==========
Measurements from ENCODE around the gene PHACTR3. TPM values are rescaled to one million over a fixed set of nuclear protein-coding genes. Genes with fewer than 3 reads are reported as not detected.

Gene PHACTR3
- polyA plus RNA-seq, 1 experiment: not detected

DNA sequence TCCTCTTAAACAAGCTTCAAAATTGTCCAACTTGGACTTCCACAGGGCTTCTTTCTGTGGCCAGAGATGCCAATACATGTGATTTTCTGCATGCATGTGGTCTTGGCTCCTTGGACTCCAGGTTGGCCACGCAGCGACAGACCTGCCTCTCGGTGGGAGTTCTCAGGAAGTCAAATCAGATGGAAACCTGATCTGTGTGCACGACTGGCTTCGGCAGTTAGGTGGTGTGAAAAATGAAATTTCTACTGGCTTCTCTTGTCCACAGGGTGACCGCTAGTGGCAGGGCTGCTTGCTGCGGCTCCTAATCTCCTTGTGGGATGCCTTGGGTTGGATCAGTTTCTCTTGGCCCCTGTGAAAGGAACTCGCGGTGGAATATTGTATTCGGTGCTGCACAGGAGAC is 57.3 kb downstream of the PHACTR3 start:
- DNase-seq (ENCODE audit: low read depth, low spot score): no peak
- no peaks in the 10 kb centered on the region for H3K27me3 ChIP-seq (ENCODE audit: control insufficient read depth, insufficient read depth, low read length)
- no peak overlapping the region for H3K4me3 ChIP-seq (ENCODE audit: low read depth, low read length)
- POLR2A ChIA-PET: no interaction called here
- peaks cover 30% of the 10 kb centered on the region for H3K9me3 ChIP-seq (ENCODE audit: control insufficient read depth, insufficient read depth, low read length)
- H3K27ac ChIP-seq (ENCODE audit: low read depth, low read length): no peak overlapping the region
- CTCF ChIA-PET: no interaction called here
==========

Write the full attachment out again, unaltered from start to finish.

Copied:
Measurements from ENCODE around the gene PHACTR3. TPM values are rescaled to one million over a fixed set of nuclear protein-coding genes. Genes with fewer than 3 reads are reported as not detected.

Gene PHACTR3
- polyA plus RNA-seq, 1 experiment: not detected

DNA sequence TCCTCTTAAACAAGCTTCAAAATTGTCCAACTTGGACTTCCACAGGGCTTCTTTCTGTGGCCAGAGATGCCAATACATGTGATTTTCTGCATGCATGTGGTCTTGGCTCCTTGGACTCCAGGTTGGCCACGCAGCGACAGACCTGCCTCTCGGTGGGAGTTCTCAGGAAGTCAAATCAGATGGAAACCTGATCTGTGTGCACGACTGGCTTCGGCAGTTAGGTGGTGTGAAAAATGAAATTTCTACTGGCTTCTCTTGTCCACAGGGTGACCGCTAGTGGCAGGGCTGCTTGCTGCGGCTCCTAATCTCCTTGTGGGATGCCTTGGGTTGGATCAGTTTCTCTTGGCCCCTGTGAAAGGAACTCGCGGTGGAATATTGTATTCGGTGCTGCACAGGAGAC is 57.3 kb downstream of the PHACTR3 start:
- DNase-seq (ENCODE audit: low read depth, low spot score): no peak
- no peaks in the 10 kb centered on the region for H3K27me3 ChIP-seq (ENCODE audit: control insufficient read depth, insufficient read depth, low read length)
- no peak overlapping the region for H3K4me3 ChIP-seq (ENCODE audit: low read depth, low read length)
- POLR2A ChIA-PET: no interaction called here
- peaks cover 30% of the 10 kb centered on the region for H3K9me3 ChIP-seq (ENCODE audit: control insufficient read depth, insufficient read depth, low read length)
- H3K27ac ChIP-seq (ENCODE audit: low read depth, low read length): no peak overlapping the region
- CTCF ChIA-PET: no interaction called here